I’d like to tell you the secret to my success.
I’ll admit it. A do a pretty good job at the whole paramedic thing. It took a long time to get where I am, but it was worth it. I know my way around most medical situations and I’m comfortable enough in my shoes to have a good time doing it.
Do you want to know the secret to my success? Do you want the inside track on how to get good at EMS. I’m willing to share.
I got good at this job by failing.
That might not be what you were expecting to hear. You might have been thinking that I was going to say I studied hard or that I practiced relentlessly. Maybe you figured I had natural gifts that helped me along the way or perhaps you imagine I tested well in grade school. Some of that’s true.
I tend to do OK with the book stuff and I did need to practice and study to pass all the relevant exams. I’ve always been naturally good with people. But I don’t think any of those things really put me on the road to being a talented paramedic. To do that, I needed to mess up. Sometimes, I needed to mess up royally. If I’m better at this stuff than you are, I’ll make a bet that it’s probably because I’ve made a bunch more mistakes than you have.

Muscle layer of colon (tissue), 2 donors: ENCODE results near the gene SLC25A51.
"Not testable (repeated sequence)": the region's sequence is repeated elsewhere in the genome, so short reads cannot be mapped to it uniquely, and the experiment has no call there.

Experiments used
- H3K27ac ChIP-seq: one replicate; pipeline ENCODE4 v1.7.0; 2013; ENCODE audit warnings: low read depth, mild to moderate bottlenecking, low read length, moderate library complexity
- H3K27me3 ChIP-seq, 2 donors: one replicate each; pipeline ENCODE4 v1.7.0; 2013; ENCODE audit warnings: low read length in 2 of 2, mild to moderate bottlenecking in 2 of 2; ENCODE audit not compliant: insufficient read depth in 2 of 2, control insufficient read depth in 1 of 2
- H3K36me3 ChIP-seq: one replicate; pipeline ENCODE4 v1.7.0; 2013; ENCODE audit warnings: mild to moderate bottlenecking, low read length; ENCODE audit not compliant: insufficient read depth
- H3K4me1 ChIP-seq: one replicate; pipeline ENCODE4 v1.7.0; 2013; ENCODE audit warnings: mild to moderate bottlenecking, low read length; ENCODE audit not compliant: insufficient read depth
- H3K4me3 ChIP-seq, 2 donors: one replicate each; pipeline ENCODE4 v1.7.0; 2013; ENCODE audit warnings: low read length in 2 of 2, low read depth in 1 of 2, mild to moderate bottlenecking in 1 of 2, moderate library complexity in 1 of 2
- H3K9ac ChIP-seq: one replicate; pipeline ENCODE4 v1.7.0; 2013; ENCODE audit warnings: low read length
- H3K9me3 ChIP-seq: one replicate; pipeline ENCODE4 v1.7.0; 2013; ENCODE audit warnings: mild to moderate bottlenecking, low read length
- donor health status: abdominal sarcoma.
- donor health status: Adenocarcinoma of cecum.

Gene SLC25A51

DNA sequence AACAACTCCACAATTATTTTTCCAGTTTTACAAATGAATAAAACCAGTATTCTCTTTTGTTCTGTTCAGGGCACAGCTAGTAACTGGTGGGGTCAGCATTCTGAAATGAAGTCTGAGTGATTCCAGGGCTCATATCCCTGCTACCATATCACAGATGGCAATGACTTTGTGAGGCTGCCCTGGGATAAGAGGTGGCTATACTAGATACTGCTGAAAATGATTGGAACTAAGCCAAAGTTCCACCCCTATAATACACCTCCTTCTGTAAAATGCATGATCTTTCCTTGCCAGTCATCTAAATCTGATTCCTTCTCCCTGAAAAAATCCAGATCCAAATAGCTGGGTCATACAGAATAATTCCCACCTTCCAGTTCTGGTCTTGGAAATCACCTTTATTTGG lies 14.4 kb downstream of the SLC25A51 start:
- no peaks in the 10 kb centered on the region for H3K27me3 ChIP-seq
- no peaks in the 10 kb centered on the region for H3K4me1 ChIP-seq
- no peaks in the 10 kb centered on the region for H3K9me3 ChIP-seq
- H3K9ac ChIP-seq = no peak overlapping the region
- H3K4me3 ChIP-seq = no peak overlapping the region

I’m guessing that I probably needed to fail more often than the average person to reach my current level of competence. I have this tendency to sometimes need to make the same mistake multiple times before I finally figure out I need to do something different. It’s one of my more endearing qualities.
Somewhere along the way, I grew comfortable with the idea of failure. That’s when things really took off. Once I became OK with the idea of taking the mulligan I became more willing to push my boundaries. When I can’t figure out what’s going on with a patient I seek out advice from doctors, nurses and coworkers. I don’t run and hide from my weakness. I put it out there for everyone to see.
It’s liberating to be fearless about the flawed nature of your existence. There’s a certain freedom that comes from knowing that you’re going to mess some stuff up. You’re going to blow it sometimes. And that’s OK.
So you want to get better at what you do? Try messing up more. Increase your rate of mistakes and you’ll increase your rate of growth astronomically. See what happens when you let go of the idea that you’re supposed to perform your work flawlessly. Tell me how it goes.
Now it’s your turn: Does the fear of failure rule you? How comfortable are you with the idea of making mistakes. How open are you about the errors you make right now?
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